A couple of test cases, written in C++11 for GoogleTest, should make clearer the problem:

typedef std::array<int, 3> Info; // 1 typedef std::vector<int> Vector; // 2 TEST(MaxSub, Simple) // 3 { Vector input { 2, 3, 4, 5, 7 }; unsigned last = input.size() - 1; Info sub = maxSubArray(input, 0, last); EXPECT_EQ(0, sub[0]); EXPECT_EQ(last, sub[1]); EXPECT_EQ(21, sub[2]); } TEST(MaxSub, Simple2) // 4 { Vector input {-2, -5, 6, -2, -3, 1, 5, -6}; Info sub = maxSubArray(input, 0, input.size() - 1); EXPECT_EQ(2, sub[0]); EXPECT_EQ(6, sub[1]); EXPECT_EQ(7, sub[2]); } TEST(MaxSub, Negative) // 5 { Vector input {-2, -5, -2, -3, -6}; Info sub = maxSubArray(input); EXPECT_EQ(0, sub[0]); EXPECT_EQ(0, sub[1]); EXPECT_EQ(0, sub[2]); }1. I want the function to return three values, the delimiting subarray indexes, and the found sum.

2. This is the container used to keep the input data.

3. Trivial case, all positive elements, the function would return 0, the last element index, and all element sum.

4. A typical case, nothing fancy.

5. If no positive element is in input, the result is an empty subarray.

We could use a divide and conquer approach to get a solution. Here is my C++11 implementation. Firstly, here is the divide part:

Info maxSubArray(const Vector& data, int left, int right) { if(left == right) // 1 return {{ left, right, data[left] }}; int middle = (left + right) / 2; // 2 Info subLeft = maxSubArray(data, left, middle); // 3 Info subRight = maxSubArray(data, middle + 1, right); Info crossing = maxCrossing(data, left, middle, right); // 4 return max(subLeft, subRight, crossing); // 5 }1. If left and right index are actually the same, the problem is trivial.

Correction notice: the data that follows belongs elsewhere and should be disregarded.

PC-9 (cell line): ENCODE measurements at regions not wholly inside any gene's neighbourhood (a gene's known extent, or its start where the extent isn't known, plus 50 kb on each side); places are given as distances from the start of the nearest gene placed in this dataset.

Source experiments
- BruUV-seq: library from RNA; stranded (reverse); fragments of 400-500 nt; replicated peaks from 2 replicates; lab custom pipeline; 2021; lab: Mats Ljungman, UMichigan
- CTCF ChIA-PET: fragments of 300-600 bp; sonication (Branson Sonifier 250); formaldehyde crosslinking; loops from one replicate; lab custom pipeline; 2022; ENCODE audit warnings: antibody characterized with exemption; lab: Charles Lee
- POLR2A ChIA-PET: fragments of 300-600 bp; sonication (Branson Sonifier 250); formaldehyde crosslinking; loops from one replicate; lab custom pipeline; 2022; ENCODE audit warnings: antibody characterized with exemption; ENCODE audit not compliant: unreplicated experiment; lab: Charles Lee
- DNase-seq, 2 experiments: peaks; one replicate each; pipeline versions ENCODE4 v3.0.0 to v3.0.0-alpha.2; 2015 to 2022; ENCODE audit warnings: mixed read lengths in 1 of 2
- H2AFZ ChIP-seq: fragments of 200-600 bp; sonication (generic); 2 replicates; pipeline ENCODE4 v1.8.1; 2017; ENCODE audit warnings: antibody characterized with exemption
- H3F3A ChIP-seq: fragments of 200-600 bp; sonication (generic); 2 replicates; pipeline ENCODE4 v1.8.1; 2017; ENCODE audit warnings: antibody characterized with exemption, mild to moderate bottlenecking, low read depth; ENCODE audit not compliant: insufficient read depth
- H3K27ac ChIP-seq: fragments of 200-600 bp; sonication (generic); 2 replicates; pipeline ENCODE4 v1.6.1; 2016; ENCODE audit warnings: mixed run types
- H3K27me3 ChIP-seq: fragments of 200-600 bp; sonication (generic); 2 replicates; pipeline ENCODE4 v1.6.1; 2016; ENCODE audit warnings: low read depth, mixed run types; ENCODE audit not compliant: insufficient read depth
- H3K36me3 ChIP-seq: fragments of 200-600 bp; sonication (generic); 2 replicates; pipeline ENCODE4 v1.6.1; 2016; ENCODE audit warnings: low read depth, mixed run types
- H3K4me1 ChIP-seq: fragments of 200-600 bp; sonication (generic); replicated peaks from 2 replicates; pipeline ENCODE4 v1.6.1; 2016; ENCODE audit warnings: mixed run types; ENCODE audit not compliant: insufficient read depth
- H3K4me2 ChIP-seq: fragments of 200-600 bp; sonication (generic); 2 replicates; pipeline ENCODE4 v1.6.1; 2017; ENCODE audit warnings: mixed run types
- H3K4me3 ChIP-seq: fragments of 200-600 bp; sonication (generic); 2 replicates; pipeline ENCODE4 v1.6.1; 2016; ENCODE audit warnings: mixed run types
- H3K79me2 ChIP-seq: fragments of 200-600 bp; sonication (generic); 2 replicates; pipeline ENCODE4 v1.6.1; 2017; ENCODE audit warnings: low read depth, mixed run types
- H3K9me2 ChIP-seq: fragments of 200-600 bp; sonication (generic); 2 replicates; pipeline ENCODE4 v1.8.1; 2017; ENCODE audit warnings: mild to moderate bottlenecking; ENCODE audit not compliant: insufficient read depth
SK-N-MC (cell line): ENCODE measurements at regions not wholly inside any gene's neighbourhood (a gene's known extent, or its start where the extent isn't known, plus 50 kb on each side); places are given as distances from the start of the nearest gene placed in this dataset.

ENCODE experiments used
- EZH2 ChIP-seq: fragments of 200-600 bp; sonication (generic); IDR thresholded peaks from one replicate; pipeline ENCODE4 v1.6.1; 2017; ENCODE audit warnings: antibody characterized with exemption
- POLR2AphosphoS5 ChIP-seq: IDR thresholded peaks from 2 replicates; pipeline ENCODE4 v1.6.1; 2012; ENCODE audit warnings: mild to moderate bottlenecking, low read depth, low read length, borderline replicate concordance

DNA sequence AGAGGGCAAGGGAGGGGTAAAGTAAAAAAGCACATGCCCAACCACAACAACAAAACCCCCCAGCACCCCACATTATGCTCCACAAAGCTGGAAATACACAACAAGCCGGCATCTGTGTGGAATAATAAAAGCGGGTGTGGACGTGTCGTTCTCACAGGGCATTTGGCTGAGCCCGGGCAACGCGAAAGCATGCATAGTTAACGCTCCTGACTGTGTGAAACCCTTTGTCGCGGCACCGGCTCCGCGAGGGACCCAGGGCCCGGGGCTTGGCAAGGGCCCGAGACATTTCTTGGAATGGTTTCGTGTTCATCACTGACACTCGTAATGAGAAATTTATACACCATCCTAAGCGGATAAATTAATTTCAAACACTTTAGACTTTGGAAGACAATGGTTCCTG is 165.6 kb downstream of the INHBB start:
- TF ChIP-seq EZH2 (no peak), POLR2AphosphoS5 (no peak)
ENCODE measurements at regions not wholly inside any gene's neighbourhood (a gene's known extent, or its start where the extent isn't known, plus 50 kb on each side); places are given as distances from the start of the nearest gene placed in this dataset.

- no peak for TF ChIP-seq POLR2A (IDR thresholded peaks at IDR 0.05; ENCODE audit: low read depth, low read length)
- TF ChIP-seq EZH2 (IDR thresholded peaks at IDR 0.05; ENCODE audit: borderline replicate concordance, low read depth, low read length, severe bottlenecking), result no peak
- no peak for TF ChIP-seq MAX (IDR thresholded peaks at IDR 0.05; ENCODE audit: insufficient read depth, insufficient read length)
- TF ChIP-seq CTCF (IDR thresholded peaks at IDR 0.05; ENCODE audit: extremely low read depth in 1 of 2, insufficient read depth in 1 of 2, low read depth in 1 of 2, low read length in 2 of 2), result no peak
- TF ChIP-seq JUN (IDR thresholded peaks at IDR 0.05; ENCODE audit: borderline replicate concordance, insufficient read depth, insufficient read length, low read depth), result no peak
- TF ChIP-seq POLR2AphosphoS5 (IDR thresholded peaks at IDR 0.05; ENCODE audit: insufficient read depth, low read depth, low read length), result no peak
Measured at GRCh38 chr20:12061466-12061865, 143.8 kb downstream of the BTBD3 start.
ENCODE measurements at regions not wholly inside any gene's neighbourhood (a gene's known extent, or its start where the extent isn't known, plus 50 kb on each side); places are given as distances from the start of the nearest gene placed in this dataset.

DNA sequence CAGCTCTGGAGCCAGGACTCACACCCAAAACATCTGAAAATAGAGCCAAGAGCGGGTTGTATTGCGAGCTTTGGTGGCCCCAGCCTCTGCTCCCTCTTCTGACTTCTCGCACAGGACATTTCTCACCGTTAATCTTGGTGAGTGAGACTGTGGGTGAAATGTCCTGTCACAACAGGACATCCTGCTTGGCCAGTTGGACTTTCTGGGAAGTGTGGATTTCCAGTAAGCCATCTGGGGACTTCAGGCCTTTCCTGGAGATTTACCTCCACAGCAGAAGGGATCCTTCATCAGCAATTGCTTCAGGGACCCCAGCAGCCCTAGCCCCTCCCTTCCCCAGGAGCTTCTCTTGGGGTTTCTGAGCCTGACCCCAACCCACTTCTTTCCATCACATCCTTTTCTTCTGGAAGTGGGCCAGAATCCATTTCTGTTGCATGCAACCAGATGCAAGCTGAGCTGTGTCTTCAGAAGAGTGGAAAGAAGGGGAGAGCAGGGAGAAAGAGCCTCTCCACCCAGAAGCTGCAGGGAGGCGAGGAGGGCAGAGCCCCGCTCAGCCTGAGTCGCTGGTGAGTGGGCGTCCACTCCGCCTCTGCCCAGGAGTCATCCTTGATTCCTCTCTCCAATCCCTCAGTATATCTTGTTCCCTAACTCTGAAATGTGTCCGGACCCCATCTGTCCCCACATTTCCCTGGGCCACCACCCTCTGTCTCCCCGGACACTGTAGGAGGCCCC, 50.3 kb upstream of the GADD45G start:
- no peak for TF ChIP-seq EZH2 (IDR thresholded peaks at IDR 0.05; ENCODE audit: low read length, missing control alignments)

2. Otherwise we split the interval in two parts. And

3. Recursively call the divide function on the left and right parts.

4. The hard job is done here. We need to check also the sequences that star before the middle point and end after it.

5. Once we get the three partial results, it is just a matter of checking which one has the highest sum and return it. To do that I have written a max() function that I guess you won't need to see to get how it works. In any case you will find it on github.

Let's see how to get the max subarray that crosses the central element. The idea is pretty simple, get the left and right max sum, starting from the middle point and moving outward, and then merge it:

Info maxCrossing(const Vector& data, int left, int middle, int right) { int sum = 0; int maxLeft = middle; int leftSum = std::numeric_limits<int>::min(); for(int i = middle; i >= left; --i) // 1 { sum += data[i]; // 2 if(sum > leftSum) { leftSum = sum; maxLeft = i; } } sum = 0; // 3 int maxRight = middle + 1; int rightSum = std::numeric_limits<int>::min(); for(int i = middle + 1; i <= right; ++i) { sum += data[i]; if(sum > rightSum) { rightSum = sum; maxRight = i; } } return {{ maxLeft, maxRight, leftSum + rightSum }}; // 4 }1. Loop on the elements, starting from the middle element to the leftmost one.

2. Tentatively add to the sum value the current value. If it is bigger to the precedently stored left sum value, adjust it and its leftmost index.

3. The right part is scanned specularly.

4. Put together left and right partial result to get the return value.

Full source C++11 code and a few test cases are on github.

## No comments:

## Post a Comment